Strikingly, Alderfer also had the same order of human needs as Maslow’s theory. He also placed growth as the top need, the desire for personal development. Alderfer argued that these needs can be addressed and fulfilled simultaneously. As a person fulfills a lower need and progresses to a higher need, he or she experiences satisfaction and progression. And as he or she is unable to fulfill a higher need he or she feels frustration and regression.


Great organizations today motivate their staff by helping them address all of these three concerns proposed by Alderfer simultaneously. They support their staff’s existence by providing them with monetary compensation and benefits to enable them to provide food, shelter, clothing, and healthcare for them and their families. They create an environment and culture within the organization for the employees to experience respect and give respect, boosting each other’s esteem. They form interest groups for like-minded employees to build their sense of belonging and relatedness. They put in place corporate policies to protect their staff from emotional or sexual abuse. All this is to satisfy the needs that Maslow and Alderfer formalized. Their staff, in return, give them their best creativity and problem-solving abilities. They take them to the moon to hoist their nation’s flag, create mind-boggling gadgets that we call smartphones, discover new animal species in the deepest seas, arrange single atoms together to form their organizational logos, all with a sense of gratitude to the organization that enable them to realize their full potential.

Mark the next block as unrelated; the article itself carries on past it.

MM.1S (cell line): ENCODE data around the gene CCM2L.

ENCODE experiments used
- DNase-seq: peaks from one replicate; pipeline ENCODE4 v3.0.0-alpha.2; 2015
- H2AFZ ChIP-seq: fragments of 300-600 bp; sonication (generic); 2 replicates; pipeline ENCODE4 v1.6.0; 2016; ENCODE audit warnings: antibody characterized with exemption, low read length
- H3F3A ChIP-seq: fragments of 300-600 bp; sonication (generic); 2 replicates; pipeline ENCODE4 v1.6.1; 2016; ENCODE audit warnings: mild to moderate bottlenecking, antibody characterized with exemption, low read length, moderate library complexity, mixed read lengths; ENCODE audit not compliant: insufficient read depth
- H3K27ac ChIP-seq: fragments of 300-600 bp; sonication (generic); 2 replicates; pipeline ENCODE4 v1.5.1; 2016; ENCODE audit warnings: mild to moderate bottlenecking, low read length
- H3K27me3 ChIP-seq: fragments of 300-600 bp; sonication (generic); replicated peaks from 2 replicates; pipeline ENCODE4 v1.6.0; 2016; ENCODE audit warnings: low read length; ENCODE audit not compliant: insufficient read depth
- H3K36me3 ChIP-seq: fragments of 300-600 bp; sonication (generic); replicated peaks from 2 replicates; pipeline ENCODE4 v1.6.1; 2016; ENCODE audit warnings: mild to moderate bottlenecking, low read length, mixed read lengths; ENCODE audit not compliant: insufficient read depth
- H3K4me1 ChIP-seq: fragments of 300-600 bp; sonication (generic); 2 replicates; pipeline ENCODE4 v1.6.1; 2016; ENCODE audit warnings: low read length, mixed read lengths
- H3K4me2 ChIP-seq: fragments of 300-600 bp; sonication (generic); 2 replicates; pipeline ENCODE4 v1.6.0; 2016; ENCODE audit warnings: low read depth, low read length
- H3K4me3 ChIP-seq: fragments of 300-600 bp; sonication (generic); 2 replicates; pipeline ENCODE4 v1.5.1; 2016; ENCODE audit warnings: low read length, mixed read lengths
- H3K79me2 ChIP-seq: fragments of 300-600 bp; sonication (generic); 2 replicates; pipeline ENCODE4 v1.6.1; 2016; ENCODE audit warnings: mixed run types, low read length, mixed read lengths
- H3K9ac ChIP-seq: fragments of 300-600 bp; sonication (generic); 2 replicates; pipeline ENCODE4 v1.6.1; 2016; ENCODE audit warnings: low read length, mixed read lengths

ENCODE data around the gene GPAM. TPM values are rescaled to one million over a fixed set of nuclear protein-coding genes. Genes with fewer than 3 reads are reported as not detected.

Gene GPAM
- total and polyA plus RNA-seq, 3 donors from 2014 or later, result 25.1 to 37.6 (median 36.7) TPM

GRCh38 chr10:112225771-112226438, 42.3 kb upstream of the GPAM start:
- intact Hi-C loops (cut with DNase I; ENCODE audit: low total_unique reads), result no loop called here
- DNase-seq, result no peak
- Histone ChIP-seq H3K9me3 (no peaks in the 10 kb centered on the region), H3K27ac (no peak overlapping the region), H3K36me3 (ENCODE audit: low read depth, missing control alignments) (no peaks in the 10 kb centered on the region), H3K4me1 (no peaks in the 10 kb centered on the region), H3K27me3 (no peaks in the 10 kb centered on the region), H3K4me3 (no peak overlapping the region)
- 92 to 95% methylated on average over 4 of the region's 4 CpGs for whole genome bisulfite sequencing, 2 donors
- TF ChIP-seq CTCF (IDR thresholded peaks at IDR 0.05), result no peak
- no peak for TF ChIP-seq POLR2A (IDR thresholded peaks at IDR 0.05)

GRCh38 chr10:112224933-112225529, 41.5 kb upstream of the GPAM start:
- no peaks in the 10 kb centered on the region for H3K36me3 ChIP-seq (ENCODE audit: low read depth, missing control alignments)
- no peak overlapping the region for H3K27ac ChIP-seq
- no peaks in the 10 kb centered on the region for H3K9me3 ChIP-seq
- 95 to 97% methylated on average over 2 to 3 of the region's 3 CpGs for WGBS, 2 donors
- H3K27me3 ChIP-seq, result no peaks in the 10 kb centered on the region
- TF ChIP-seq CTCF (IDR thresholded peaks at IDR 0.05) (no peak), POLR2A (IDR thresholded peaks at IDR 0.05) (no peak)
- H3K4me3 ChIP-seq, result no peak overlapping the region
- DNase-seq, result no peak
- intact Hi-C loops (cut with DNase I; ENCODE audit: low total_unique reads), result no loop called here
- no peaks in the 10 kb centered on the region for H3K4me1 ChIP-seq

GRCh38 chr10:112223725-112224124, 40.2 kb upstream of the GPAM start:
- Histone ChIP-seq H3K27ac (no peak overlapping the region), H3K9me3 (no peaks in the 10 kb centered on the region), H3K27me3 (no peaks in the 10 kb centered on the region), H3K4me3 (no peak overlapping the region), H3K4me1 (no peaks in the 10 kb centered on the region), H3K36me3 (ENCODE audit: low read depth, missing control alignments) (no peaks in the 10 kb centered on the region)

So, if you are in the business of motivating people to help them achieve their full human potential, how can you assist them achieve that state? Of course, there are many ways of doing so. One of the most powerful ways could be to take the initiative to simply feed the crave of knowledge and growth. As they grow, they feel satisfied and experience progression. As a by-product, you also get a more educated and better trained workforce to solve the corporate challenges of tomorrow. But perhaps the greatest reward is that you get to see the glee on their faces as they achieve their childhood dream of ‘When I grow up, I want to …’.


Conclusion

It is imperative to help corporate employees achieve their full human potential in order to benefit from their best creativity and problem-solving skills. For corporations to stand out from other corporations in today’s intense labor market, it is not enough to only address the employees’ existence and relatedness needs and ignore the growth needs. Employers catering to satisfy the growth needs stand to benefit greatly, especially if they are looking for knowledge workers in a knowledge economy. Continuing formal education is a great way to satisfy growth needs of knowledge workers seeking intellectual growth culminating in tangible results.


Dr. Assadullah is an executive and a senior technology architect at Accenture Federal Services and a professor of software engineering at University of Maryland University College. He has a baccalaureate degree in Computing Science and Mathematics from Ohio Wesleyan University, a master’s degree in Computer Science from New York University, and a doctorate in Computational Sciences and Informatics from George Mason University.